Let me frame my recent experience in Natural Bridge Caverns using an analogy.
Do you ever wonder why birders do what they do? Sure, most people would agree that birds are cool and interesting to see (especially from the convenience of one's own home office)...
|A mourning dove squab, newly liberated from the nest and still perplexed about his surroundings, recently overnighted on the rim of our bird bath. Not the most conservative survival strategy, but he was a newbie who didn't know any better.|
|For some, birding becomes a primary lifestyle driver, a fact that is not lost on the retailers and municipalities that pursue a share of their collective disposable income. |
Advertisement screengrabbed from Texas Parks and Wildlife Magazine. What this has to do with Natural Bridge Caverns will become apparent in a minute.
But there's another less-oft cited reason: They do it as a mild form of healthy dissociation.
|Healthy dissociation is so poorly understood by laypeople that I couldn't even find a satisfying URL to describe it, so I had to screengrab from this Google book source.|
Some folks might instead declare this component to be selective attention, which is a more benign-sounding idea. But I can't tell you how many times I've marveled at a birder who was able to deftly dissociate from his or her physical surroundings, which objectively should have been quite distressing at the time, so that they could instead focus solely on the species in front of them. They didn't register the ankle-deep car-thrown trash including animal carcasses, urine bags, and discarded hypodermic needles on the shoulder of the road as they were stalking their feathery quarry. They saw only the beauty before them. The birds were their psychic relief valve, of sorts.
The "bridge" at Natural Bridge Caverns may be natural, but being almost two hundred feet underground in a confined space with a hundred other people is not a natural experience and, if not approached from an optimal headspace, can be extremely stressful.
|The mantra is always "get there early", but due to family schedules, we were forced to get there mid-afternoon on the Saturday of the last full summer weekend before school started. We could scarcely have picked a worse time. To say the place was mobbed would be the understatement of the century. It looked like a Katrina evacuation center - people were exhausted and stressed to the max.|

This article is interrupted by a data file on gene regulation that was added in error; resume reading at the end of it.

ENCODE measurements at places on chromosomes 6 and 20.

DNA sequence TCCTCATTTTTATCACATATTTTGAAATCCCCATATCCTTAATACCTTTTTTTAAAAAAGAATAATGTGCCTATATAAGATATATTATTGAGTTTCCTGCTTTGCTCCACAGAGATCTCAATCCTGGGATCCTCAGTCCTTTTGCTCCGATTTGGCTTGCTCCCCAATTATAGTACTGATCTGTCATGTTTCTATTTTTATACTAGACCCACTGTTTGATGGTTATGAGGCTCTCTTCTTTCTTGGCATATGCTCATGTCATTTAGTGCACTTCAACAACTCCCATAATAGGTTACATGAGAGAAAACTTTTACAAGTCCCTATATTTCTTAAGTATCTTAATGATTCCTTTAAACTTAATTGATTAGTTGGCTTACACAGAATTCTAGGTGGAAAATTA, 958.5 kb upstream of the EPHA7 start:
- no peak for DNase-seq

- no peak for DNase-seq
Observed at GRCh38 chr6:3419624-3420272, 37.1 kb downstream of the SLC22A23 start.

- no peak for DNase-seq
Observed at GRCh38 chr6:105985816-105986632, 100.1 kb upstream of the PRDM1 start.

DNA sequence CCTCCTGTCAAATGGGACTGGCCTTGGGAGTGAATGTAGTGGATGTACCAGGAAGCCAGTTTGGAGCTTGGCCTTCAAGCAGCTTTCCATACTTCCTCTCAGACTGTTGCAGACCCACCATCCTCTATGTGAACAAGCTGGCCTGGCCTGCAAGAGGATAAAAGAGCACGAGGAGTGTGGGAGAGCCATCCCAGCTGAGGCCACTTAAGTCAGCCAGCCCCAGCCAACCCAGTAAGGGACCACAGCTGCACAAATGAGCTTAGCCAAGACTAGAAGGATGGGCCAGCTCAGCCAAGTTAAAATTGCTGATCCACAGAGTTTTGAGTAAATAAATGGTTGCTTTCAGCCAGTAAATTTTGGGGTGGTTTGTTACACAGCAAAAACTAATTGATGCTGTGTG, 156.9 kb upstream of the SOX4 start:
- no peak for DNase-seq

|The more intimate tours were already sold out and so we had to see it via the "Discovery Tour", which is basically a controlled open-access cattle-call. Notice how the webpage describes it as "Departs every 40 minutes, or sooner throughout the day". When we got there, they were mobilizing huge crowds of people in a continuous flow. I guess there's no need for fire regulations and associated capacity limitations underground, given that the relative humidity is 100% and there are few combustibles present.|
|Ceiling shot. No people up there, thankfully.|
|Cave features are often given names so that visitors can mentally integrate them into existing conceptual frameworks. My teenager said, "That doesn't look like a tower - it looks like a swarm of jellyfish."|
|Raindrops were falling on my head as I zoomed in for this eerie close-up of a particularly wet and active formation.|
And oh - Natural Bridge Caverns really are worth seeing under any conditions of stress. I wasn't sure they would be, because I'm a cave snob. I've hiked miles and miles of Mammoth. I spent a few years in the Show-Me State during graduate school, and it's hard for me to imagine anything topping a few of its offerings, especially Onondaga. But I thoroughly enjoyed Natural Bridge, despite having seen it on what must have been the craziest day of the year.
|Focus on nothing but the up-side.|